The Accelerating Obsolescence of Modern Life


This week my phone started dying. Yes that essential piece of technology for travellers started to fail me after four faithful years. In 2011, it was a swish new smartphone and I willingly went on a learning curve after leaving behind the other one, whose type escapes me. Four years is a long time when it comes to communications technology and modern life itself. Four years ago I hadnt started to travel or write much but was living a quiet life with my cat Hamish  on the south coast of  New South Wales.
Everything changed in 2012 and my trusty, still new to me, phone came with me in 2012. It kept me connected to friends, loved ones and home owners throughout my journeys in Australia and overseas.

Until last week. I only discovered it was failing me when I wanted to keep in daily contact with my son who was recovering from an unexpected appendicitis operation. I assumed there must be something wrong when he hadn’t texted back after two days but then discovered I could not recieve his texts only as I had received texts from others. After two days of problem solving with disinterested and unhelpful customer support people, it became clear that it was my phone that was the problem.
In July I had to replace my tablet after two years of service and the last thing I felt like doing was being bamboozled  by sales people who want to confuse and create fear-dont buy from someone else they may have ‘grey’ stock for heaven’s sake.

It was a simple request
      ‘I now use my tablet and not my phone for a lot of  functions so I just want a simple phone’
Naturally I was shown the top of the range and as we went lower had everying pointed out which those pieces of machinery lacked. It was as though, while nodding their heads, they hadn’t heard a single or  mutiple word I had said.


But why would I even consider the top of the range when it just duplicates the functions of the tablet and will be obsolete within a much shorter time than my now dying old phone?

I remember a phone call before the mobile. It was a qualitatively different experience. When I was growing up my mother had a phone table in the hallway. When the old dial up phone rang we left the lounge room closed the door and sat at the half round table with the seat attached and had a conversation. You sat down to stop other activities and listen. While listening you might look up at the pictures on the wall or use the pen and paper by the phone to capture essential information. If the conversation was from a loquacious Aunt, you might flip through the phone books secreted in the hollow benearh the table top. My mother was a very garrulous person who could be quite fiesty. She had a close but tempestuous relationship with her sister Jean and I recall hearing the word ‘rubbish’ used quite  a bit during those calls!. I used to stifle a laugh knowing that as soon as she had finished the conversation, my mother would come in and review why she was right and her sister wrong.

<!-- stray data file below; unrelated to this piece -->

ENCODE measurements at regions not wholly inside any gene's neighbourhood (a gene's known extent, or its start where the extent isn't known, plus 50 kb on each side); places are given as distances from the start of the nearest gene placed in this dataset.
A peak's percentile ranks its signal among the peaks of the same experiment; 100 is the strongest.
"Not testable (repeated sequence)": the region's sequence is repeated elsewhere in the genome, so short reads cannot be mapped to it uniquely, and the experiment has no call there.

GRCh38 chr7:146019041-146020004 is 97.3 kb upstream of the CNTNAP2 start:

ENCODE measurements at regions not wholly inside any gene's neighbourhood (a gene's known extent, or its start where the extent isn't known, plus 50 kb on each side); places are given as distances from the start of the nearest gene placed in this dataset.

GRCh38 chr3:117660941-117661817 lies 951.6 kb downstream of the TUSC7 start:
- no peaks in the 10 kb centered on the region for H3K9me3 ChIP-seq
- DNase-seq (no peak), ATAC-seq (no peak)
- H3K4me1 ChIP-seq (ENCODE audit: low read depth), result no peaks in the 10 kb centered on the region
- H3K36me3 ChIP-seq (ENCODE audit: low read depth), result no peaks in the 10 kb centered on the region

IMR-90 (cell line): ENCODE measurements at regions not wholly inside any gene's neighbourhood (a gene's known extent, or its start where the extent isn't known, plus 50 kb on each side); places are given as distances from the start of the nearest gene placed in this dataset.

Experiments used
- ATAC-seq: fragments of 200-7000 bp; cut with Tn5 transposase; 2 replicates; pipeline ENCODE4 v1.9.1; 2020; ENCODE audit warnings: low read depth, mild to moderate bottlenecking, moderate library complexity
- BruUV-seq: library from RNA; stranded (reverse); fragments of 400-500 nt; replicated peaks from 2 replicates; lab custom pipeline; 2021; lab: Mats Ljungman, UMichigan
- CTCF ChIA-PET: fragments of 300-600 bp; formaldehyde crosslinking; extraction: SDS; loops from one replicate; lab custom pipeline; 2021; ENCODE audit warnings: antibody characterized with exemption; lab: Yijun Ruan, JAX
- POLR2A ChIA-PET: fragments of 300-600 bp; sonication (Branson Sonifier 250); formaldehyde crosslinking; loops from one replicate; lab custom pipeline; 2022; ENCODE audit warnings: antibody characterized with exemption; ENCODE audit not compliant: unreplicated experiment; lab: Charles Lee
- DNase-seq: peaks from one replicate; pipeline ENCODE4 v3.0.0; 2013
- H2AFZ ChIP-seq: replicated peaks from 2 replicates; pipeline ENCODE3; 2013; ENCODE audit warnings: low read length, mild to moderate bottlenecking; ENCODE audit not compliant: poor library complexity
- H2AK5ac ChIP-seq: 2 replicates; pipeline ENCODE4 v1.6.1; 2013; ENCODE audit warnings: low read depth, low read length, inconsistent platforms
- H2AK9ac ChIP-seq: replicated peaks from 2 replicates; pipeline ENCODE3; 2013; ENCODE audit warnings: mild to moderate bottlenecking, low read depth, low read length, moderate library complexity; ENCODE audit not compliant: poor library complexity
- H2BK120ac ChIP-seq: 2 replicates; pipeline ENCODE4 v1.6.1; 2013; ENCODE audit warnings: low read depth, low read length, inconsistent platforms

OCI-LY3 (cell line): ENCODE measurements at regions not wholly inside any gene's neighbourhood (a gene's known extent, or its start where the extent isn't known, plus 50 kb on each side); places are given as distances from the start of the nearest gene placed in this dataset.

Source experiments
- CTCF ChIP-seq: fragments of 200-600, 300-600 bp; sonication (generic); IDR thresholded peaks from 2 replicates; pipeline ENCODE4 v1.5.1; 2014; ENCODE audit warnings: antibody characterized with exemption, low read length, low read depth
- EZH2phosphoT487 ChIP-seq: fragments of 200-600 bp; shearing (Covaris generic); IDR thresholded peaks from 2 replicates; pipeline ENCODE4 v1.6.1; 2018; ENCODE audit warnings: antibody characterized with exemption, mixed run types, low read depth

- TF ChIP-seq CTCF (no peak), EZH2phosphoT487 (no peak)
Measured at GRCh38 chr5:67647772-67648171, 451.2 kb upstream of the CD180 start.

Nowadays we  talk on the go. Rarely do we sit and listen, but with our eyes assaulted by visual pollution of city life or diverted by a pleasant view, we participate at a very low level in the communication. We are sure we’ve heard  but havent listened. Such a thing has occurred so quickly in our behaviour and we have never challenged it. So many of the behaviours which helped us understand each other better are becoming obsolescent in the face of rapid rechnological change.
After two days of research I’ve made up my mind about a new phone choice. I’ll  be going to the store tomorrow so wish me luck and persistence in  being hward.

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